I’ve seen authors in financial crises who berate their agents because they need their advance checks—now! When that doesn’t work, they’ll call the publisher directly, ranting. I’ve also known novelists who take it upon themselves to detail every failure of a publishing entity and e-mail it to an entire company. These are examples of High-Maintenance Authors, or HMAs, and the last thing any author wants is to place himself in this category.
HMAs can ruin their chances of further publication through bridge burning, preening and defending every intricacy of their prose. Here are 18 practical tips that both established and newbie writers can implement to become the kind of author that agents and editors love.
1. HONE YOUR VOICE. The more confident you are of your own voice, the better you’ll be able to discern when an editor’s squelching that voice.
2. MEET DEADLINES EARLY. Send in your manuscript early—and shock and please your editors.
3. WRITE THANK YOU NOTES. You’ll endear yourself to your agent, editors and friends in the business if you pen thank you notes. Make your thanks specific and genuine.
4. JOIN A CRITIQUE GROUP. Find a group that understands you and is ruthless in editing your pieces.
5. PUT DOWN THE PHONE. Don’t call editors unless they’ve given you the go ahead. A quick heads-up in an e-mail is easier to respond to and less intrusive.
6. RELAX ABOUT FINANCES. Hounding your editor or agent for payment comes across as desperate and unprofessional. Of course, if things are wrongly delayed, you should ask. But don’t pester.
7. HEED YOUR EDITORS. Particularly when you’re new at this writing gig, you’ll have to bend a lot to editorial direction. Chalk it up to learning the ropes. Later when you’re more confident in your writing, you can decide which editorial hills to die on.
8. DON’T HIT SEND. Before e-mailing a grievance, let it sit and percolate. Remember that e-mails can take on a terrible life of their own.
9. SEND COMPLIMENTARY E-MAILS AT WILL. On an up note, e-mails that praise something specific in a publishing house or magazine make the rounds too.
10. DO YOUR HOMEWORK. Instead of pestering an editor about his publication needs, research it. Study the magazine or publishing house you’re querying. Be informed. Simply knowing the writers’ guidelines will endear you to an editor.
11. BECOME A LIFELONG LEARNER OF THE CRAFT. Go to conferences. Read great books. Read outside your genre. Go to lectures. Take a class. Try new things. Grow, grow, grow.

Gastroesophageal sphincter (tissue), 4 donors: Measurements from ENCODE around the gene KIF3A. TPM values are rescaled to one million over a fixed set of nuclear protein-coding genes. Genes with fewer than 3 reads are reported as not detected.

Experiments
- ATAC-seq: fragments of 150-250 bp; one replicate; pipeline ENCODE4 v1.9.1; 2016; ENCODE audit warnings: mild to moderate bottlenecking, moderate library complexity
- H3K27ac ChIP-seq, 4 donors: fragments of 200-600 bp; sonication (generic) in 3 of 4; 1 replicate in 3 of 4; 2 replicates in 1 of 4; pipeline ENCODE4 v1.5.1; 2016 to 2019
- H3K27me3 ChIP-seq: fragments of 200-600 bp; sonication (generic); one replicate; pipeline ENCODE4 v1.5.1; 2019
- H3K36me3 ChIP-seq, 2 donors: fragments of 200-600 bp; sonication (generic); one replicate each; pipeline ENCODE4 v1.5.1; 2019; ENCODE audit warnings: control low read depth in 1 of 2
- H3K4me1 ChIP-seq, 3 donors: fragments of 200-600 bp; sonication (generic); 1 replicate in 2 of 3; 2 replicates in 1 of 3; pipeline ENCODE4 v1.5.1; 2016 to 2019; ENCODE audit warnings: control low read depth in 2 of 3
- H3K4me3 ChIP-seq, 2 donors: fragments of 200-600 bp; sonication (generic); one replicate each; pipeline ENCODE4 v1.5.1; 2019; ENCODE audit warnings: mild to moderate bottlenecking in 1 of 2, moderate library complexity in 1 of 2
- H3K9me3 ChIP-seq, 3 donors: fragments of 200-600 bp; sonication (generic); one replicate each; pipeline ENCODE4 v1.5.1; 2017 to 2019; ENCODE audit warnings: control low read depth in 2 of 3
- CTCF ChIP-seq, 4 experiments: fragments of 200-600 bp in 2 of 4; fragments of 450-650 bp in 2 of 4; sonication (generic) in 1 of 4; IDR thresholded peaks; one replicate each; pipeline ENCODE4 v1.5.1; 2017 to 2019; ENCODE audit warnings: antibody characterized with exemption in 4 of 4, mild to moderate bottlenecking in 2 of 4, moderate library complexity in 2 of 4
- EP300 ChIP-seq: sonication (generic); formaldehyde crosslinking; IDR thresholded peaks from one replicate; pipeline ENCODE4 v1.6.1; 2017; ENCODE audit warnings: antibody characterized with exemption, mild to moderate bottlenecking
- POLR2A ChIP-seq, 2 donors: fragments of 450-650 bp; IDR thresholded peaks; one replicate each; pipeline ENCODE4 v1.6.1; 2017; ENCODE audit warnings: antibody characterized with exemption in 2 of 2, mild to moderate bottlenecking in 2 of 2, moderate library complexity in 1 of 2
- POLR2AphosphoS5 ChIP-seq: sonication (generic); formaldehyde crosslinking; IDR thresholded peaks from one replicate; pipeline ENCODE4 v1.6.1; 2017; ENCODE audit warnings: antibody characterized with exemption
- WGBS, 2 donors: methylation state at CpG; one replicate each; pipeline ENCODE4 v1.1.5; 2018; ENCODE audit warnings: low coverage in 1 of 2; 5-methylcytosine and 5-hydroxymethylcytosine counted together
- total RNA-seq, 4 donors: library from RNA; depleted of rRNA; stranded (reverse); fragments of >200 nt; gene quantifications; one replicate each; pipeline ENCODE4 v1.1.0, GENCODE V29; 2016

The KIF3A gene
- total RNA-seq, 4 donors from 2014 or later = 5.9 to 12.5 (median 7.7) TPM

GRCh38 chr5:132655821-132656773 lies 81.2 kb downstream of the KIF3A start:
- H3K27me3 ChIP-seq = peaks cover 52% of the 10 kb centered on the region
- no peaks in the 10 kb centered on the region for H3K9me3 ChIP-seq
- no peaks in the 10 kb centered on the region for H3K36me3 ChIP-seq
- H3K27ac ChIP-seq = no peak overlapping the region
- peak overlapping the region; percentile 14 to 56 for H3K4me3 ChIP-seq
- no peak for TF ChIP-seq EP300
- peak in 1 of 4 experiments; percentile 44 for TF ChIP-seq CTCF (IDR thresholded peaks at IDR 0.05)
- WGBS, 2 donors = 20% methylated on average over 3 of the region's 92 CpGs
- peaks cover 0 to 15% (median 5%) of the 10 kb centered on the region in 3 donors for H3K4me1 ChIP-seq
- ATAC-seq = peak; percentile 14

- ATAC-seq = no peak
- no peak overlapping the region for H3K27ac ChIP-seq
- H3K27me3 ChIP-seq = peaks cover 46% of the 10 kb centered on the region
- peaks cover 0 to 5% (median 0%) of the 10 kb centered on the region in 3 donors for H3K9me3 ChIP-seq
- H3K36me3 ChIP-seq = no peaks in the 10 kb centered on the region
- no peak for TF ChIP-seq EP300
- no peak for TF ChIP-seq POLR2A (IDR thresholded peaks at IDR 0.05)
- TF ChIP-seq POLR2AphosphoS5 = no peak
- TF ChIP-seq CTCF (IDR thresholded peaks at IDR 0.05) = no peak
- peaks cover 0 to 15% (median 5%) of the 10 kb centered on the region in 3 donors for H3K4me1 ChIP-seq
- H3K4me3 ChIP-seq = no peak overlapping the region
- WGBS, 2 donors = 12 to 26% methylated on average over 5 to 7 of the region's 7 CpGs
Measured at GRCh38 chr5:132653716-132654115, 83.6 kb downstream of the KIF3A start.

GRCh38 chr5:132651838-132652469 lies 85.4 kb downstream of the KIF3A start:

12. NETWORK WIDELY. An author with a large network of professional relationships will positively build his career. Remember, though, if you’re seen as an HMA right out of the gate, it’s hard to change first impressions. Though the publishing machine may seem behemoth, it’s really a small industry.
13. HOLD YOUR TONGUE. If you didn’t like the way a particular editor treated you, go through the proper channels with her. Don’t spread your angst around the industry. If you spew, other editors will think, Hmmm, if he slanders that editor, will he slander me too?
14. BE PROFESSIONAL. When you’re in industry settings, dress the part. If your publishing house asks you to put up a website to promote your book, make it look professional. And hire a photographer to take your picture.
15. DON’T KISS UP. People know when you’re being nice for the sake of getting something in return. If you want to scratch an editor’s back, go ahead, but not with the motivation of getting something in return.
16. BE PATIENT. Editors and agents are terribly busy and often won’t get back to you on your timetable. Accept that. This goes for editorial direction too. If you receive edits that initially make you angry or defensive, wait and write back when your emotions are in check.
17. START SMALL. Everyone has to begin somewhere. If you’re new to publishing, revel in not having pressing deadlines. Use this time to become a better writer.
18. ABOVE ALL, BE HUMBLE. Here’s an irony: Usually those bursting with themselves are new authors thinking they’re God’s gift to the literary world. Established authors have learned that success in publishing is hard to measure, that talent takes guts and work and sweat, and that when they heed editorial feedback, they’ll grow.